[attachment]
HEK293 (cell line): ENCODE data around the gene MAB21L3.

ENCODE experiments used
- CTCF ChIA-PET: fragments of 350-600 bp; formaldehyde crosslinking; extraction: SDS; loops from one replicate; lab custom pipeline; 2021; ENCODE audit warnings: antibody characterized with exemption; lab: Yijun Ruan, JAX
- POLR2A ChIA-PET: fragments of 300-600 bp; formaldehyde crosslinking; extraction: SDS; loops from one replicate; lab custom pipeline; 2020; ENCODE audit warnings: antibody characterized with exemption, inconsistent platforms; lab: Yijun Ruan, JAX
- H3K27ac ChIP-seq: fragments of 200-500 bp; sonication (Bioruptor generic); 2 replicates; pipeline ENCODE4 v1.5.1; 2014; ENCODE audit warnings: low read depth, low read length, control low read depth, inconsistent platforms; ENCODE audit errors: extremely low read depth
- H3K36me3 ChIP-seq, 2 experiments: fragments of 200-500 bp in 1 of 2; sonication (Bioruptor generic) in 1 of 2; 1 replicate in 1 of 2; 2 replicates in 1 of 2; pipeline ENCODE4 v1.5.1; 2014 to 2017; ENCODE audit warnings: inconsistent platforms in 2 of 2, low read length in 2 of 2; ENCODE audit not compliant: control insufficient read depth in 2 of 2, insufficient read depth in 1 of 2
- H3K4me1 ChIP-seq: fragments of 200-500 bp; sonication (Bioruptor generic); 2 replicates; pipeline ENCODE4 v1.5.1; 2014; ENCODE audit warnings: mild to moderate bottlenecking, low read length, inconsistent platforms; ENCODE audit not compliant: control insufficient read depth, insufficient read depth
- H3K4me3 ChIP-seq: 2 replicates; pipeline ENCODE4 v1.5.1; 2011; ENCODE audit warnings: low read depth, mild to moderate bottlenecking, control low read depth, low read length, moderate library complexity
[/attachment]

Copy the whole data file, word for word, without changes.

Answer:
HEK293 (cell line): ENCODE data around the gene MAB21L3.

ENCODE experiments used
- CTCF ChIA-PET: fragments of 350-600 bp; formaldehyde crosslinking; extraction: SDS; loops from one replicate; lab custom pipeline; 2021; ENCODE audit warnings: antibody characterized with exemption; lab: Yijun Ruan, JAX
- POLR2A ChIA-PET: fragments of 300-600 bp; formaldehyde crosslinking; extraction: SDS; loops from one replicate; lab custom pipeline; 2020; ENCODE audit warnings: antibody characterized with exemption, inconsistent platforms; lab: Yijun Ruan, JAX
- H3K27ac ChIP-seq: fragments of 200-500 bp; sonication (Bioruptor generic); 2 replicates; pipeline ENCODE4 v1.5.1; 2014; ENCODE audit warnings: low read depth, low read length, control low read depth, inconsistent platforms; ENCODE audit errors: extremely low read depth
- H3K36me3 ChIP-seq, 2 experiments: fragments of 200-500 bp in 1 of 2; sonication (Bioruptor generic) in 1 of 2; 1 replicate in 1 of 2; 2 replicates in 1 of 2; pipeline ENCODE4 v1.5.1; 2014 to 2017; ENCODE audit warnings: inconsistent platforms in 2 of 2, low read length in 2 of 2; ENCODE audit not compliant: control insufficient read depth in 2 of 2, insufficient read depth in 1 of 2
- H3K4me1 ChIP-seq: fragments of 200-500 bp; sonication (Bioruptor generic); 2 replicates; pipeline ENCODE4 v1.5.1; 2014; ENCODE audit warnings: mild to moderate bottlenecking, low read length, inconsistent platforms; ENCODE audit not compliant: control insufficient read depth, insufficient read depth
- H3K4me3 ChIP-seq: 2 replicates; pipeline ENCODE4 v1.5.1; 2011; ENCODE audit warnings: low read depth, mild to moderate bottlenecking, control low read depth, low read length, moderate library complexity